Over the last three years, the Chequamegon-Nicolet National Forest (CNNF), in cooperation with interagency enforcement agencies, has eradicated numerous marijuana grows that were cultivated by large drug trafficking organizations. These grow sites were located on the Nicolet land base (2010/2012) and the Chequamegon land base (2011); all were first reported by hunters and anglers.
The illegal activity of growing and harvesting marijuana on public lands is expected to continue. The safety of the public and employees is the top priority for the U.S Forest Service. The Chequamegon-Nicolet National Forest and other public lands are being used for these illegal operations as they are often vast, uninhabited acres the growers find have the right conditions for their illegal operations.
Typically, planting occurs in the spring and the plants are harvested in late summer. Even with the late snow melt in much of northern Wisconsin, activity may already be occurring with these illegal grows.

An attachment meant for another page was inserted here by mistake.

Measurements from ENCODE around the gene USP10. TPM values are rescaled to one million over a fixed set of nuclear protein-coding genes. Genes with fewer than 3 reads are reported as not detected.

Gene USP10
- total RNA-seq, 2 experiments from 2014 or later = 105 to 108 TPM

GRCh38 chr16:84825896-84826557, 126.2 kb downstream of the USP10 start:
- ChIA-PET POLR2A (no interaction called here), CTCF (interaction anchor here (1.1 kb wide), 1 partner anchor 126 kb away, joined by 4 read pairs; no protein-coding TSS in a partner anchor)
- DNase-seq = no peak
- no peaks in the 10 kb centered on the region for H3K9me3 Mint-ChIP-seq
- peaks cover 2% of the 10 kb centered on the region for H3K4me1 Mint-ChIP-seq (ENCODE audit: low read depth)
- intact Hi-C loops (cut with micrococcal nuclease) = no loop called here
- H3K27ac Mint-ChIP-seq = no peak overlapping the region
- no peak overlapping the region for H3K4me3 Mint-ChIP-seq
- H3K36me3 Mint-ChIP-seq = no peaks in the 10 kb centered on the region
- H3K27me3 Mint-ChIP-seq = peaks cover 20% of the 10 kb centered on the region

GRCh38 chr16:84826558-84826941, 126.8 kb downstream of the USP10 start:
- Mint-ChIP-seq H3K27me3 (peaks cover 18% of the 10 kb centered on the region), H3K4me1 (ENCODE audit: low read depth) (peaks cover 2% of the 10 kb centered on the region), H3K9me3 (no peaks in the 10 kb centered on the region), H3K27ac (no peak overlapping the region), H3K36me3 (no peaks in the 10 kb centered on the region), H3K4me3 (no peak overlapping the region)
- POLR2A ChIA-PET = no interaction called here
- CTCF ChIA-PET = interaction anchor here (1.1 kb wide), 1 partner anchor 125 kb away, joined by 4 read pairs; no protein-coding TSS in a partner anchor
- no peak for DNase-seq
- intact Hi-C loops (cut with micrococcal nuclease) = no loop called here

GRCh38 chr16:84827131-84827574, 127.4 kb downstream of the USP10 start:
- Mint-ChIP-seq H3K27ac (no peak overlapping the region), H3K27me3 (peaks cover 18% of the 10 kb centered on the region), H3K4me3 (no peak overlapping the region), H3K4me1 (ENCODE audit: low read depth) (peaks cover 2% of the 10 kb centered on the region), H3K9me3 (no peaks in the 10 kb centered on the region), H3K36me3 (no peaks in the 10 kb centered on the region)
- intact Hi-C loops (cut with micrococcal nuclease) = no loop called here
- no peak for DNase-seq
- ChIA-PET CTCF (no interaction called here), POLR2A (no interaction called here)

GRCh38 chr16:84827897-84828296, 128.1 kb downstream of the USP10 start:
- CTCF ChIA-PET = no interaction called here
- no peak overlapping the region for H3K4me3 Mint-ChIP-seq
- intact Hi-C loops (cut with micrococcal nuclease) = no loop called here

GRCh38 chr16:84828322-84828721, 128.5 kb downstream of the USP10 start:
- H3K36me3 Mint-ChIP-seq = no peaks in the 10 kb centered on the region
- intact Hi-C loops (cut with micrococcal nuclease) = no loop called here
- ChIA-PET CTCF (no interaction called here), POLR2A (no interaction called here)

The CNNF asks that visitors be aware of their surroundings and know what to do to remain safe. Although encountering a site is unlikely, knowing how to recognize one is vital.
Indicators of illegal marijuana grow sites include:
• isolated tents in the forest where no other recreational activity is present;
• garden tools, bags of fertilizer and large amounts of garbage;
• signs of cultivation/soil disturbances (many holes) in unlikely areas; and
• one- to two-acre (or smaller) cleared areas with stumps up to approximately three feet tall.
If a site is identified, it is suggested that the following actions be taken immediately:
• leave the area as quickly and quietly as possible;
• try to identify the surrounding location by use of landmarks or waypoints; and
• notify local law enforcement authorities; if the site is in the National Forest, the local ranger district office may be contacted
Authorities will continue to work together to decrease this unlawful and damaging activity. The public’s assistance is important to help stop marijuana growing in the CNNF.